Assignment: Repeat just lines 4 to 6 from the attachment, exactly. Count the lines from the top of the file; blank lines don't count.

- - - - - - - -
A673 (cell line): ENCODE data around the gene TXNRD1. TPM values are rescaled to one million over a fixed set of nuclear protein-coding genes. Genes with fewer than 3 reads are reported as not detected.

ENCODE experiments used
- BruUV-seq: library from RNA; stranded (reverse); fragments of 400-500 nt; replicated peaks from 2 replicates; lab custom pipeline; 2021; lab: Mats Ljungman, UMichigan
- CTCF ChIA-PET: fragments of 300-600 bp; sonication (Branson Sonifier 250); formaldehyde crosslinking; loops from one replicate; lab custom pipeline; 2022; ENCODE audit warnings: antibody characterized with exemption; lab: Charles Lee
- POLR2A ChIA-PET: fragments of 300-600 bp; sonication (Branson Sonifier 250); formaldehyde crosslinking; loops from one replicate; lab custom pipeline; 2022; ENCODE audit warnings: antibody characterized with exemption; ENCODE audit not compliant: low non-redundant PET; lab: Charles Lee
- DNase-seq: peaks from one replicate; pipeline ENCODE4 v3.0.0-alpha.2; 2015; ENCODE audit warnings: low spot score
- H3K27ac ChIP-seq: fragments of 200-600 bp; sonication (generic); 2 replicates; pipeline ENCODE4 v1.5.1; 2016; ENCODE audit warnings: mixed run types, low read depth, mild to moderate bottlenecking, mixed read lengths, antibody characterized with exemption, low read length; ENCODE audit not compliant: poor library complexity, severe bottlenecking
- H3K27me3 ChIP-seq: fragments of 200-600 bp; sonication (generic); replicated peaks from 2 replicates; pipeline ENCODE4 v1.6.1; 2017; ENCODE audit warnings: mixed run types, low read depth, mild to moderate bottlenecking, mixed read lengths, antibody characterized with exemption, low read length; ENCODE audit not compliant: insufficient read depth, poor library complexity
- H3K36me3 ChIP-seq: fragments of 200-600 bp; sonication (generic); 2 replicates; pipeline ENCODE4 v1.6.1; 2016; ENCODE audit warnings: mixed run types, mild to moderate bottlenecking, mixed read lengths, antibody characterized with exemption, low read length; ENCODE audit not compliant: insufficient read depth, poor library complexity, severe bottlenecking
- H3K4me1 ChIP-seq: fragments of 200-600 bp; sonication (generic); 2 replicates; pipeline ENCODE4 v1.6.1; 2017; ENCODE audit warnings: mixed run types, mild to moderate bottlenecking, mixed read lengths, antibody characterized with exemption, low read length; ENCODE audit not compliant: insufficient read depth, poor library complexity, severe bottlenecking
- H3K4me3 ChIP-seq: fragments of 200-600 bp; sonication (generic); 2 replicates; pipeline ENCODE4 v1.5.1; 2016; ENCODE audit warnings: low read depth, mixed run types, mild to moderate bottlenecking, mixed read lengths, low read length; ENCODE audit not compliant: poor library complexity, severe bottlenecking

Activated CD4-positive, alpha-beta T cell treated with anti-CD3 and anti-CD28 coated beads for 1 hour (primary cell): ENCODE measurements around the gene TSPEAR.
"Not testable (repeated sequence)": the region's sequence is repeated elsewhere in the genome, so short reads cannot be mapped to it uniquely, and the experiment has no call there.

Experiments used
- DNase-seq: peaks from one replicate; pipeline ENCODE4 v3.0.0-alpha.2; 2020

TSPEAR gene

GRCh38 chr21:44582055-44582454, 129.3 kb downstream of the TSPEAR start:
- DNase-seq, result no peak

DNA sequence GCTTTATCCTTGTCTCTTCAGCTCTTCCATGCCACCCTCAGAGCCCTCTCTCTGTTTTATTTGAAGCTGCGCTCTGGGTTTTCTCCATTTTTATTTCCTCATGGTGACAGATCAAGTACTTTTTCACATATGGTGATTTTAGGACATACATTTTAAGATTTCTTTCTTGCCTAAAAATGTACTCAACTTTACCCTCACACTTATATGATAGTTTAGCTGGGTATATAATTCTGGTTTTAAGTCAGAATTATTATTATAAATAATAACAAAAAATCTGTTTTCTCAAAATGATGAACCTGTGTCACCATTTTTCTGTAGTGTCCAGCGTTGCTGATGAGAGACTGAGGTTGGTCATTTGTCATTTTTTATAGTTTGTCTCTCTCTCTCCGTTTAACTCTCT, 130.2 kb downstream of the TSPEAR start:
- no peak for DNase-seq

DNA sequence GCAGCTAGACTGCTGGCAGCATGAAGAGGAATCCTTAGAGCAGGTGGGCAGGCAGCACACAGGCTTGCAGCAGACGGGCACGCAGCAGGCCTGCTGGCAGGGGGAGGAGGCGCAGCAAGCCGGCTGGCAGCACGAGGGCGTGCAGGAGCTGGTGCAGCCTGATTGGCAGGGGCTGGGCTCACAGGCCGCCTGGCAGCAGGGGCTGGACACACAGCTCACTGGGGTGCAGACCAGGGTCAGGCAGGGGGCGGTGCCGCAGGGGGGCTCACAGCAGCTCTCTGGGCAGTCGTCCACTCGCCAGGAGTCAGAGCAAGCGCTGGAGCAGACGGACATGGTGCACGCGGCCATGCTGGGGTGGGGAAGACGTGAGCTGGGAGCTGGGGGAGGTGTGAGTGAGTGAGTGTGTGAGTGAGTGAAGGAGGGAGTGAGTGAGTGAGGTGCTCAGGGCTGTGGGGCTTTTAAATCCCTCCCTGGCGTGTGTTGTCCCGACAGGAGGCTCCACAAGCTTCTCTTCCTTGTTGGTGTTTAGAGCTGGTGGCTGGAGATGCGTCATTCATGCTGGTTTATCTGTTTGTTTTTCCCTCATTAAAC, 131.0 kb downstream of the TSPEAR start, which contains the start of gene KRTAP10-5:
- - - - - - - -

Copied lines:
- CTCF ChIA-PET: fragments of 300-600 bp; sonication (Branson Sonifier 250); formaldehyde crosslinking; loops from one replicate; lab custom pipeline; 2022; ENCODE audit warnings: antibody characterized with exemption; lab: Charles Lee
- POLR2A ChIA-PET: fragments of 300-600 bp; sonication (Branson Sonifier 250); formaldehyde crosslinking; loops from one replicate; lab custom pipeline; 2022; ENCODE audit warnings: antibody characterized with exemption; ENCODE audit not compliant: low non-redundant PET; lab: Charles Lee
- DNase-seq: peaks from one replicate; pipeline ENCODE4 v3.0.0-alpha.2; 2015; ENCODE audit warnings: low spot score